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  • outofsmallthingsli

What if there’s a better one out there?

Updated: Oct 27, 2023

My husband and I have been house hunting recently. Since we both work from home, we picked a city we wanted to live in, and spent a weekend looking at nearly 20 potential options to be our next home.

Luckily for me, I've had some mindset changes, so I didn’t feel my normal drive to over-research our favorite options or stress that there was one “right answer". We made a decision the next day, put in an offer, and moved forward.

However, the cyber Real Estate sites I had previously subscribed to didn’t receive the memo of said offer, so they kept sending me new listings via email as new homes were added to the MLS directory.

At first, I would click on them out of curiosity. Then one came up that perked my interest and I started to question the decision we had made. This house is bigger for less money! Did we make a mistake? Maybe we should go look at it and get out of our other contract. Just like that, a house I had previously loved dropped in the ranks and wasn’t all that special anymore. What is worse is it happened without even seeing the “better house” in person!

Luckily it didn’t take me long to realize what was happening. No matter what, there will always be better features in some ways, but maybe not better in others. We all too often glamorize the parts that seem better in something else and forget what we loved about what we have.

I unsubscribed from most of the real estate notifications and have been focusing on our home as it continues to be built. I think about how much I’m going to enjoy the view of mountains from our front porch; the quiet, peaceful area in our back yard; finally having a gas stove again! Having everything new and clean.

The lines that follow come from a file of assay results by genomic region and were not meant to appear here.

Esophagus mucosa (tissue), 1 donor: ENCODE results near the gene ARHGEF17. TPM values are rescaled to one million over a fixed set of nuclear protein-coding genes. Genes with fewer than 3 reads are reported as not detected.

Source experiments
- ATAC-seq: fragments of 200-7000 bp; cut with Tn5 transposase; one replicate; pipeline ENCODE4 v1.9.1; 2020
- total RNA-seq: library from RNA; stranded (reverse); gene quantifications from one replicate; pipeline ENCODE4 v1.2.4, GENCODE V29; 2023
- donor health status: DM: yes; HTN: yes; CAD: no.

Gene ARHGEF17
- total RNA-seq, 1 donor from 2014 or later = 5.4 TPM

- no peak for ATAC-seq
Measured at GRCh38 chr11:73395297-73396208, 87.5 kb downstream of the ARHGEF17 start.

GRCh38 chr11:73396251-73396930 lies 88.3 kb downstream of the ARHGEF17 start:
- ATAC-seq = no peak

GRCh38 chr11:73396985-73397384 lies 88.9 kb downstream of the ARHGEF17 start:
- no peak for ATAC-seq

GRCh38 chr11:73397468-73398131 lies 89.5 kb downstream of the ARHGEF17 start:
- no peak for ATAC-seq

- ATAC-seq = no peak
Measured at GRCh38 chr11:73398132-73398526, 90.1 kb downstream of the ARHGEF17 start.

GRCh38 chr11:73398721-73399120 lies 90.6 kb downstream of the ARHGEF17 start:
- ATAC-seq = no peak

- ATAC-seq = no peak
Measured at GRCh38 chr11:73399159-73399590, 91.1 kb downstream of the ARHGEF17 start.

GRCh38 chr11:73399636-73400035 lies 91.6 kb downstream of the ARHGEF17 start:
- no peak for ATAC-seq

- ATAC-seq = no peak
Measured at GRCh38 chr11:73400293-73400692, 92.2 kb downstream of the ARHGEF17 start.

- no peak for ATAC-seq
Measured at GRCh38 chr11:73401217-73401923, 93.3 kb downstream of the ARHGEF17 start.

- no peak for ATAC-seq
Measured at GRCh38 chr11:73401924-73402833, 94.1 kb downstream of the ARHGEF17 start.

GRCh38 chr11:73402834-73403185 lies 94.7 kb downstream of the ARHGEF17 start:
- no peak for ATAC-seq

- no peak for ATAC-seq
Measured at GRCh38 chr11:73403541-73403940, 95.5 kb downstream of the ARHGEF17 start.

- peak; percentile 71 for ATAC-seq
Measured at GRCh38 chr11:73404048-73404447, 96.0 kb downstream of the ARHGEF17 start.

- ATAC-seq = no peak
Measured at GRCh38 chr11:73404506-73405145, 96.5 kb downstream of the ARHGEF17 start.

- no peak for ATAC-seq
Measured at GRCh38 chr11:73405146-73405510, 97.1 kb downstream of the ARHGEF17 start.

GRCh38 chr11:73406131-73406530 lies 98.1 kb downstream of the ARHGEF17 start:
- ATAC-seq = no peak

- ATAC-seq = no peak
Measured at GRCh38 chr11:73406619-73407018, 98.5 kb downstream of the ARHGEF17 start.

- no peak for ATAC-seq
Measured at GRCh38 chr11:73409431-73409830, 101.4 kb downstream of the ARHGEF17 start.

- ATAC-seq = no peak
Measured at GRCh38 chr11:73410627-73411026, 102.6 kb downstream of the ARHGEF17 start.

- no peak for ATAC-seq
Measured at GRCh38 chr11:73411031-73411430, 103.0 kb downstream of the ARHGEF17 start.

With the new insight, I decided to peek at some listings that came out to experiment on approaching it differently. I discovered I was able to find things I loved about each property without it affecting my love of the house we are under contract on. It helped me see the good in all the options out there, including my own. This was so enriching for me.

How can this be applied to our relationships with people? Is it possible to see the good in everyone while excluding the need to compare? Can we recognize that every person has imperfections, but choose to focus on their strengths or “superpowers” without diminishing our strengths and “superpowers”? Is it possible to enjoy others’ strengths without comparing them to our weaknesses and feeling ashamed or less than? Or to compare our strengths to others’ weaknesses, breeding self-righteousness?

I know it is possible, but it doesn’t come naturally. It takes effort and control of your mind vs letting your mind go into autopilot and do whatever it wants.

Consider ways you can apply this in one of your relationships. Or, catch yourself next time you find yourself judging others or yourself and use it as an opportunity to be more intentional in your thinking and/or your focus.

High Five!


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